But looting also occurs amid the protests, and in response many businesses board up their storefronts. Although Gotham shuttered at the start of the pandemic, behind the scenes, the restaurant's management team negotiates with the landlord to transfer the lease to a new operator — a process that would become further complicated if the space were to burn down. The restaurant, which has been deserted for months, is boarded up.
Summer in the City
After three months of shutdown, thousands of restaurants re-architect their entire way of operating to keep their doors open and workers employed, sourcing plywood, patio furniture, and other outdoor paraphernalia to the point of creating supply shortages. Within weeks, thousands of sheds, tents, and other makeshift structures sprout from the streets.
Chance also plays a large part in who gets to survive: Those on a corner, or with wide sidewalks, are suddenly bestowed dozens of seats without being forced to go through the normally onerous process of obtaining outdoor dining permits. At Jing Fong, gone is the 794-seat banquet hall — its al fresco setup consists of just six seats, with two high tops for standing only. On some days, there are just 30 order tickets, compared to 600 pre-pandemic.
Combined with Di Di's takeout orders, Di An Di's monthly sales are now up 20 percent compared to the same period in 2019.
Winter Is Coming
The restaurant operates with just 84 seats out of the 196 it's allowed by state capacity guidelines. Customers barely trickle in; the city's various Chinese communities that would normally travel to Jing Fong from Queens, Sunset Park, and across Manhattan remain homebound, while tourists have only begun to return to the city.
Meanwhile, the specter of rent looms — negotiations with the landlord prove fruitless, and the bills have been piling up since March. "I don't want to work for two years just paying that off," says Lam. "If they ask me to pay all the money, I'd rather just shut down and start over."
Sandra Lindsay, an intensive care nurse at Long Island Jewish Medical Center in Queens, becomes the first person in the United States to receive the Pfizer COVID-19 vaccine. Public health experts say that most Americans will be vaccinated by July — more than half a year away.
Di An Di, which had never reopened its dining room, sees sales drop 50 percent in December after the arrival of cold weather slows its outdoor business. There's much ado about heat lamps and propane tanks in the press, but they cost thousands of dollars to acquire and operate. With profitability hanging by a thread, the Di An Di team takes a break for several weeks to reset. "We were exhausted, physically and emotionally," Bui says.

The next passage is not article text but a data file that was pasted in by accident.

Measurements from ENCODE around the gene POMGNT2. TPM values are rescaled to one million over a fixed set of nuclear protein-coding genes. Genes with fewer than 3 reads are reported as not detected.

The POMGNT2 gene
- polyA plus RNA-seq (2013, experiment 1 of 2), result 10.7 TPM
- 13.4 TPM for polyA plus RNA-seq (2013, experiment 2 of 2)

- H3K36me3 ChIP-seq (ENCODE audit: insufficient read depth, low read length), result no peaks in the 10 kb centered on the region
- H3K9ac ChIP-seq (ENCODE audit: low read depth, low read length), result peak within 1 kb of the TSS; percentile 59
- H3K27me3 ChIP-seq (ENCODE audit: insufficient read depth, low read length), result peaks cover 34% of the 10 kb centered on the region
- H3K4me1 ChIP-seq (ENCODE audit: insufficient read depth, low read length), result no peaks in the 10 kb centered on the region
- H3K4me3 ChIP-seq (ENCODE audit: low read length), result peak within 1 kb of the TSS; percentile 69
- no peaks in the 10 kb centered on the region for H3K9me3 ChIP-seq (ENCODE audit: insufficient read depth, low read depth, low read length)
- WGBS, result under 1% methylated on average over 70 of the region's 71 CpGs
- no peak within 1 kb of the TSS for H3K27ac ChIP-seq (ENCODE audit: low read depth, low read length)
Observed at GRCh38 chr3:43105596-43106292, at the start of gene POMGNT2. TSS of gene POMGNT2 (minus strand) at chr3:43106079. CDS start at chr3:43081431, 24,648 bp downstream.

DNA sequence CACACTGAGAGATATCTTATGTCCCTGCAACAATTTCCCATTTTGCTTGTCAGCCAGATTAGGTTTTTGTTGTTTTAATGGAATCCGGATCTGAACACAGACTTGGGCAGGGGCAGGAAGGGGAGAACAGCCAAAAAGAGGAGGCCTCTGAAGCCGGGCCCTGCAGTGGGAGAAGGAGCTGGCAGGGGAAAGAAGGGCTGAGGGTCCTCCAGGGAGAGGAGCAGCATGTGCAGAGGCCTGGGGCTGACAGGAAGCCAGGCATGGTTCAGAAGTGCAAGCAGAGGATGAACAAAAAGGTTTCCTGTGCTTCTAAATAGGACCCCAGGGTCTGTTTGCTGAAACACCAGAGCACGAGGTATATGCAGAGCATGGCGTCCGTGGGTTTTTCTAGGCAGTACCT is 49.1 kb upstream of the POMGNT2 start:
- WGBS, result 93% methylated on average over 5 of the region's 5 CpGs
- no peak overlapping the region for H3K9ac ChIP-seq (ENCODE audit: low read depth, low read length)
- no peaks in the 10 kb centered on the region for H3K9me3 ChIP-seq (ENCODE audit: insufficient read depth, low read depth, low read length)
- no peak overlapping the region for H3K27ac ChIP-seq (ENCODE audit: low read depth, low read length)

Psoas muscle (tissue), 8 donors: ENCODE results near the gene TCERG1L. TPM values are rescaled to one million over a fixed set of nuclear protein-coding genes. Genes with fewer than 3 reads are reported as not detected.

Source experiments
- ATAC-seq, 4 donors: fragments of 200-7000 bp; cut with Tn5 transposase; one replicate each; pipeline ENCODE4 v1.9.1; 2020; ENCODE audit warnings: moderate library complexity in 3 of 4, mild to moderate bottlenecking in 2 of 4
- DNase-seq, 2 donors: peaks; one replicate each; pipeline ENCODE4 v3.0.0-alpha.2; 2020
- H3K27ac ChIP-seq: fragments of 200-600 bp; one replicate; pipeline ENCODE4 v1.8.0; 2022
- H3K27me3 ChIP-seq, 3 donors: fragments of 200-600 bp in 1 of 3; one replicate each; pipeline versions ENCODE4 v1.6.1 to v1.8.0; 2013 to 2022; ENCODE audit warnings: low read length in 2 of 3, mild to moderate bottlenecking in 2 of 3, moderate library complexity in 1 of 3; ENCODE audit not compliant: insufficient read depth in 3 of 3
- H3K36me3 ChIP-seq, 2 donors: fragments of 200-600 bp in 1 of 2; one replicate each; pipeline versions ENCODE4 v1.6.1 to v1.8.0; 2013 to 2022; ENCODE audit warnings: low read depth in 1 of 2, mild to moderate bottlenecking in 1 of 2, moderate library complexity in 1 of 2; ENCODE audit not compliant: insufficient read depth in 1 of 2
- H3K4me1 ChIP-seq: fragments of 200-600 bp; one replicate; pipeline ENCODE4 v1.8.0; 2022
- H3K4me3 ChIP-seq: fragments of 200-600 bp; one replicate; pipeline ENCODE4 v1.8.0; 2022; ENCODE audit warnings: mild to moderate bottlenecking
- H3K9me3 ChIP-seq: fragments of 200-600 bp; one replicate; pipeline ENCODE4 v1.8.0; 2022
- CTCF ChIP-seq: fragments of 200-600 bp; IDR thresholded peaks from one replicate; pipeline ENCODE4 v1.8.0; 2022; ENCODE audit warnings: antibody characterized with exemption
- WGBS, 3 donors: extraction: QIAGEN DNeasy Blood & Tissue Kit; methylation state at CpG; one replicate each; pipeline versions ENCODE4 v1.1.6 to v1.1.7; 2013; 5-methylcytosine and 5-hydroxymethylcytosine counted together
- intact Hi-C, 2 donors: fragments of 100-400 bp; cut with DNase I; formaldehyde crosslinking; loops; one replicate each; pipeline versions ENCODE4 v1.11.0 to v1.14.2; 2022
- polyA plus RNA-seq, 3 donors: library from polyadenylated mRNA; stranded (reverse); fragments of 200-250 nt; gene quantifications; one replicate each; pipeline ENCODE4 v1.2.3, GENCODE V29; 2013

New restaurants pop up all over the city, many with new business models to boot. An additional round of the Paycheck Protection Program, which includes more substantial funding for restaurants, provides the necessary financial cushion for many to survive the roller coaster of closures, reopenings, and restrictions.
The landlord begins demolition on the space two days later.
At the same time, many restaurant staffers are hesitant about the vaccines, while former workers have spent the past year reevaluating their place in the industry. Finding enough people willing to work remains a problem for Di An Di and many other restaurants across the city. "This pivot back to full service dining has been challenging," says Bui, who foresees being unable to fully staff up for months.
But without the burden of the rent on a cavernous restaurant, Lam hopes that the new model — one with a greater focus on takeout and delivery — will be more sustainable.
But pandemic-era hurdles still remain: The number of workers in full-service restaurants has dropped more than 30 percent compared to 2019, as staff shortages and supply chain issues continue to hamper most restaurants around the country. The expansion of outdoor dining has altered the landscape of New York City and provided restaurants an essential lifeline, but precisely how permanently remains a question as community boards fight back against what they claim is increased noise and litter. The rent deals and deferments that saved many businesses will come due soon, too.
Operating a food business in New York City is difficult, and hundreds close every year, pandemic or not. Despite the question marks presented by new variants, openings continue to tick up to 2019 levels. After the nearly two-year roller coaster, most businesses have endured, some in surprising ways.
At Gotham, old regulars and new diners alike promptly fill the reimagined space. "Despite setbacks," says Csencsitz, "New York has always found a way forward."
Gary He is a James Beard Award winner and loser based in Brooklyn, New York.
Corrections: This piece has been updated to more accurately characterize the discussions between Jing Fong and its former landlord, and the average check price at Di An Di. Eater regrets the errors.